This Massachusetts DESE letter is a thorough review of testing results in the state: Among them, the Covid 19 positivity among students is 1/5 the statewide rate and 98.6% of students and staff tested (over 500,000 tests) as close contacts were negative. “We are recommending that school health personnel increase their focus on identifying symptomatic individuals, rather than monitoring in-school close contacts who are unlikely to contract or spread the virus” reads the letter. “Specifically, districts and schools participating in symptomatic and/or pooled testing may choose to continue those testing strategies and discontinue contact tracing and Test and Stay.”
Connecticut is de-emphasizing contact tracing and this FAQ explains, “However, if notified of a COVID-19 case who may have had contact with others in school during their infectious period schools no longer need to retroactively contact trace any possible close contacts that may have occurred during the school day. Schools that choose to discontinue contract tracing are strongly encouraged to . . .(notify) staff and families of positive cases . .”
In Vermont this Department of Education Advisory explains, “Test-to-Stay programs will be replaced by the Test at Home program. In the new program, at-home antigen tests will be provided for students who shared a classroom with an identified COVID-19 case. In-school rapid antigen and PCR / LAMP tests will be available for diagnostic testing . . . Schools should no longer conduct contact tracing.”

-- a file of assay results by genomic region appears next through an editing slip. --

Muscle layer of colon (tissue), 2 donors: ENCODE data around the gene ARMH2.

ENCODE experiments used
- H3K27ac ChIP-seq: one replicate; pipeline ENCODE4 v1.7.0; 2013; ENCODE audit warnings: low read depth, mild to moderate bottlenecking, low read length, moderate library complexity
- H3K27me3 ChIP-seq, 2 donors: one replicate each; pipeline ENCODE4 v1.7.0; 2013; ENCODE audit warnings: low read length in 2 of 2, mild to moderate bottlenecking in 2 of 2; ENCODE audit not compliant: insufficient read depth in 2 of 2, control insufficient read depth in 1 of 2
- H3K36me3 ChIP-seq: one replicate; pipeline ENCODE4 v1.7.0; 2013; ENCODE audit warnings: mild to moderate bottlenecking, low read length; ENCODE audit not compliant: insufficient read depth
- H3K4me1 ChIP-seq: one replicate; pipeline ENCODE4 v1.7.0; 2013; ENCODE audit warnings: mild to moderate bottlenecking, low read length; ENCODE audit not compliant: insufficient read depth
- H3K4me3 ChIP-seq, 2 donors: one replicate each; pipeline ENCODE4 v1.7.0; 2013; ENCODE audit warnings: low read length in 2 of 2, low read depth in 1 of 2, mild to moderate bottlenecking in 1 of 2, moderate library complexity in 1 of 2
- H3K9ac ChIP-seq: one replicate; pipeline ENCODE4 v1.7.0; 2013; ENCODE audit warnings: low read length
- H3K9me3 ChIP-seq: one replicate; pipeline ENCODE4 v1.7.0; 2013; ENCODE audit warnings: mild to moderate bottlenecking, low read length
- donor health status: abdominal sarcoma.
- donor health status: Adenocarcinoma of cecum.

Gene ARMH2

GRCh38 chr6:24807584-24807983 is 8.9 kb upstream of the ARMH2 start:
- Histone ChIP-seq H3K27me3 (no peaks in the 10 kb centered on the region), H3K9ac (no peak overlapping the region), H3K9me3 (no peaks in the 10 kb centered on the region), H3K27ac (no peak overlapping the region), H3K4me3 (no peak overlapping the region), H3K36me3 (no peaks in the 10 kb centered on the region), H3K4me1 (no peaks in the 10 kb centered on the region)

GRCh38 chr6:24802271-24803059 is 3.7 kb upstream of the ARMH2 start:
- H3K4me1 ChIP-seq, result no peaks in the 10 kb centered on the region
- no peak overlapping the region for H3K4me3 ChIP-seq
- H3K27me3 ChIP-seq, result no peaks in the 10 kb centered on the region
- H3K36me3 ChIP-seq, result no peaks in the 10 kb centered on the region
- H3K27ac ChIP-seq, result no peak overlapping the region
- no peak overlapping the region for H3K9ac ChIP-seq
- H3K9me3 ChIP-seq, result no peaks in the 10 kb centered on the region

Duval County, FL reports on the district ending contact tracing at the instruction of the county Department of Health.
Honoye Central School District, NY gives an update to contact tracing in that state: “New York State has also given local health departments the ability to reduce contact tracing efforts. Ontario County Public Health (OCPH) provided feedback that students who have been quarantined due to an exposure on the bus or during breakfast/lunch have rarely contracted COVID from that exposure . . . In short: Rather than individual contact tracing, in the event that public health determines that there is a potential cluster of positive cases, a subsequent cluster investigation will ensue.”
Hazel Park Schools, MI, responding to County Health Department guidelines, “. . has decided it will no longer conduct contact tracing for positive COVID-19 cases. If there is a posiive case in your student’s classroom, an email will be sent to families . . . Hazel Park Schools will be reporting positive cases to the OCHD. From there, the OCHD will reach out to the positive case to determine close contacts. Given that Hazel Park Schools requires universal masking, offers daily COVID-19 testing, and hosts COVID-19 vaccination clinics regularly, we feel comfortable moving in this direction”
In Michigan, Ludington Area School District thanks the National Guard that helps it administer Covid 19 testing each morning: “They have admirable friendly demeanors and positive interactions with students every day!” In Cedar Springs Public Schools after using their 6 “snow days” the district is extending the school day by 3 minutes for the remainder of the year to be in compliance with Michigan’s required 1,098 hours of instruction per school year.
This note from Collinsville Community Unit School District 10, IL illustrates various adjustments involved in staying open for in-person, among them a shortened school day (30 minutes) for the next two weeks and the suspension of test-to-stay “due to the volume of rapid antigen tests our health staff is administering to symptomatic students.”
McCloud Schools, OK last week announced a return to in-person for all students but high schoolers. “Due to continued staff shortages at McLoud Public Schools, McLoud High School ONLY will remain in distance learning for the remainder of this week. We will use high school teachers who are available to substitute across the district to ensure a certified staff member in every classroom. . . “